One of the country's leading behavioral economists, Sendhil Mullainathan, who currently teaches at Harvard but was the CFPB's head of research, recently gave an interview to the American Banker's Kevin Wack, in which Professor Mullainathan made some points that concern CFPB critics like the author of this screed sheet, but also contain indications that at least some true believers in behavioral economic theory are fair minded enough to understand the dangers of pushing the envelope with any economic theory.
First, the scary part.
Mullainathan teaches at Harvard, and he is the co-author of a new book, "Scarcity," that has important implications for the consumer finance industry.
The book argues that the short-term thinking of many poor people — who worry about how to pay their immediate bills without much regard for their long-term financial outlook — is a psychological consequence of the scarcity they face. Their lack of money taxes their mental bandwidth, and leads them to a narrow, short-term way of thinking.
The book draws analogies between people who are poor, people who are extremely busy, and people who are lonely. In all three cases, people lack something they need, and it clouds their judgment.
"You might see someone who's poor go to the mall and buy something that they don't need," Mullainathan explains. "And you'd be like, 'How can somebody at the edge waste so much money?' Now, picture someone else you know who's so busy, but goes and spends hours wasting time on the Internet. And you might say: 'How could someone who's so busy end up wasting so much time?' And those are so very similar behaviors on some level."
Thus, the contention is that poor people are too dumbed-down by their lack of funds to think straight. Who'll do their thinking for them? Why, the not-so-poor people who work for the CFPB, that's who! If salary level increases brain power, then The Adjustment Bureau ought to be crawling with Einsteins.
Do you see the danger of this line of thinking? I do. Apparently, so does the intellectually honest Professor Mullainathan, at least he does while answering a question put to him by Wack.
You alluded to an argument that some conservative critics of behavioral economics have made, that this is just sort of a way to put a veneer of academic responsibility on paternalism. Do you think that's a real danger, or is it kind of a caricature of what's going on?
I think it's a real danger. I'll give you two very extreme examples. When you look at drug behavior for diabetics, that has really large consequences, when diabetics fail to take their medication. Like 100,000 limbs are lost every year because people aren't taking their meds. This is a pill with very few side effects. I mean, it's just a no-brainer.
Drinking sugary sodas? Now, that's a much harder case to make. Because soda provides some utility, and there's no doubt it has some health costs. It's easy to imagine somebody looking at that tradeoff and saying, "Fine, I'm going to live a little bit less in my life. But I love the utility. I want to drink it."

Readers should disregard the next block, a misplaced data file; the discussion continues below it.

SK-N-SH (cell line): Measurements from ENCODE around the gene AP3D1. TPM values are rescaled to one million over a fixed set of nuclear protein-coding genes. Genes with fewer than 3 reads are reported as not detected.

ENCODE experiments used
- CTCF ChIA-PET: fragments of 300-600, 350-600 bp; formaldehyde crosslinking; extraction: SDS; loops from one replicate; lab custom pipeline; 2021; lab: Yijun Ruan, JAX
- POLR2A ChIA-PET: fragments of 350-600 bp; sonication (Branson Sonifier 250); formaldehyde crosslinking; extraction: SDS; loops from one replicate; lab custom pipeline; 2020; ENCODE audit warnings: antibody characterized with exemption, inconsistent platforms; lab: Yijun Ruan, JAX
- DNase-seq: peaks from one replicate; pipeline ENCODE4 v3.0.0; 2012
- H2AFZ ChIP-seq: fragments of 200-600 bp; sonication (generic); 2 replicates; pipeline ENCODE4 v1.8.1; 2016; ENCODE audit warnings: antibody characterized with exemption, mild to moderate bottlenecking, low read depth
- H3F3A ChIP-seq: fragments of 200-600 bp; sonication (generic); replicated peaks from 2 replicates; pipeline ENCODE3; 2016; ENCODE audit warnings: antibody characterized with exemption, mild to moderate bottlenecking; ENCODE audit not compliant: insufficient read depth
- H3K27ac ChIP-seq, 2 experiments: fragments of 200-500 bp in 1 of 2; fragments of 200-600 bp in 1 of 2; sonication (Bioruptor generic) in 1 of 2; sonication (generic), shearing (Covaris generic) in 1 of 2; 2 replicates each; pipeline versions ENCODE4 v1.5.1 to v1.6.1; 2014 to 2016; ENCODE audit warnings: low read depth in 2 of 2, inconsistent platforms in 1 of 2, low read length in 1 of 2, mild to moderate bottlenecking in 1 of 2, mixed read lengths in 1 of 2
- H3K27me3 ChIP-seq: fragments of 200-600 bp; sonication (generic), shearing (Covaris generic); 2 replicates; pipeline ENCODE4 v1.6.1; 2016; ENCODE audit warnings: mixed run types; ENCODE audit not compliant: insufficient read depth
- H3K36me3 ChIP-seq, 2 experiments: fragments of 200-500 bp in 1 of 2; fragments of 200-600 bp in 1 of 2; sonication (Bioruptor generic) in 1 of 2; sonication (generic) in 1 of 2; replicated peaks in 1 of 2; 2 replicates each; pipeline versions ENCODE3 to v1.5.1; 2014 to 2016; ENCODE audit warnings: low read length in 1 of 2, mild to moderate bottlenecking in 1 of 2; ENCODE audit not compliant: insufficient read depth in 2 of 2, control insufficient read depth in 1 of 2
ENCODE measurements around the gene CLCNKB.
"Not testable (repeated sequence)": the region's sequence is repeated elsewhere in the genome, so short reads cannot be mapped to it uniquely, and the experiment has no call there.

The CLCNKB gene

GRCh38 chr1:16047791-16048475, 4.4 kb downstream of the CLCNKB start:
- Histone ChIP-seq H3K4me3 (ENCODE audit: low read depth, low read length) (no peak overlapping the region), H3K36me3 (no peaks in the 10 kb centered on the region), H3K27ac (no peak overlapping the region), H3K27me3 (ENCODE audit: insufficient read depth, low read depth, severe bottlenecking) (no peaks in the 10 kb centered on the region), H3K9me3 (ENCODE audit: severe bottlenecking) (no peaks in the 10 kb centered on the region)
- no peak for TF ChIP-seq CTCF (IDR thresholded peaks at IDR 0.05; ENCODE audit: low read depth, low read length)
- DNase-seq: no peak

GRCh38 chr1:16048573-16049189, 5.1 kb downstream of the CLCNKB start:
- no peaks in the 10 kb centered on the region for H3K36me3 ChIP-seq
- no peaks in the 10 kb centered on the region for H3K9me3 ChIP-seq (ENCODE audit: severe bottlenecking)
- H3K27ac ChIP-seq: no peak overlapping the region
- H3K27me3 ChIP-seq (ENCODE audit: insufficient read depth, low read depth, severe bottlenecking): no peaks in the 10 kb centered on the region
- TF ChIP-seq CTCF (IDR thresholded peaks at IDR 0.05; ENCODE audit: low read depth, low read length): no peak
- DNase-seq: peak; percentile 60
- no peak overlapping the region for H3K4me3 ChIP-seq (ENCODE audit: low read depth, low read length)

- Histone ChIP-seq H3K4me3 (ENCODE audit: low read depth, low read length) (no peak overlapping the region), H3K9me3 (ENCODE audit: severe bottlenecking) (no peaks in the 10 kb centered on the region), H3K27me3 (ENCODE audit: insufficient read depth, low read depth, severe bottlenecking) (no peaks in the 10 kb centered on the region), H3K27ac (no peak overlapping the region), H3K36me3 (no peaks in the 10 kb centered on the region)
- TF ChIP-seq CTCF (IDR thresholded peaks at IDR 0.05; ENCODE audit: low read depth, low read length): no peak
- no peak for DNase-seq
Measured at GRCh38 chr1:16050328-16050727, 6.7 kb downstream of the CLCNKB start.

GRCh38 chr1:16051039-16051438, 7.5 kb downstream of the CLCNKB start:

Somewhere what ends up happening is: the same principle tries to be applied to the soda case. You can see it already happening, and I think it's a legitimate concern. I think that what's a mistake is saying that because we have that legitimate concern, we shouldn't do anything.
The word "legitimate" raises the question as to whether the conclusion drawn by the economists regarding the "problem" are supportable: a shortage of money clouds the judgment of poor people. Let's assume that empirical research supports that conclusion. The next question becomes what, if anything, is the "something" that should be done about it and, assuming that there is a public policy consensus by a majority of American voters that "something" should be done, what, exactly is that "thing" and who or what should "do it."
These are all legitimate issues to be considered and debated. Unfortunately, there doesn't seem to be much debate, at least in the political arena. Instead, there seems to be an agenda that is being pushed that it is the duty of the government, particularly the executive branch, and particularly the federal executive branch, to protect the "brain fogged" from the the consequences of their own behavior, even if the "victims" don't want that protection and even if opponents think that adult citizens need to be responsible for the consequences of their own decisions, whatever the reason for their particular "brain fog." My lack of sex may fog my brain to the point that I spend money on a Corvette convertible, damning me to a protracted battle with monthly car payments approaching four figures, as well as to the ridicule of my peers, but is that the responsibility of the government to prevent? If so, I wish to hell they'd been on the case.
Much of our consumer-focused economy is based on the fact that businesses influence the consumer to purchase "stuff" he or she doesn't really "need" in an absolute sense, based on unconscious motivations that cloud the consumer's judgment. Madison Avenue was built on the bodies of bikini models draped across the hoods of sports cars. The implications for the future of our economic system, and, ultimately, our political system, extend beyond the relatively low-hanging fruit of payday lending or overdraft fees.
So, let's keep the "debate" going, even if for the folks in agencies like the CFPB, the "debate" is likely over. They're busy grinding out empirical research that will demonstrate that payday lending is just the tip of the iceberg. There will be all kinds of "brain fog" from which the "unfogged" must save those without the cerebral wattage to power through the problem to the "correct" solution.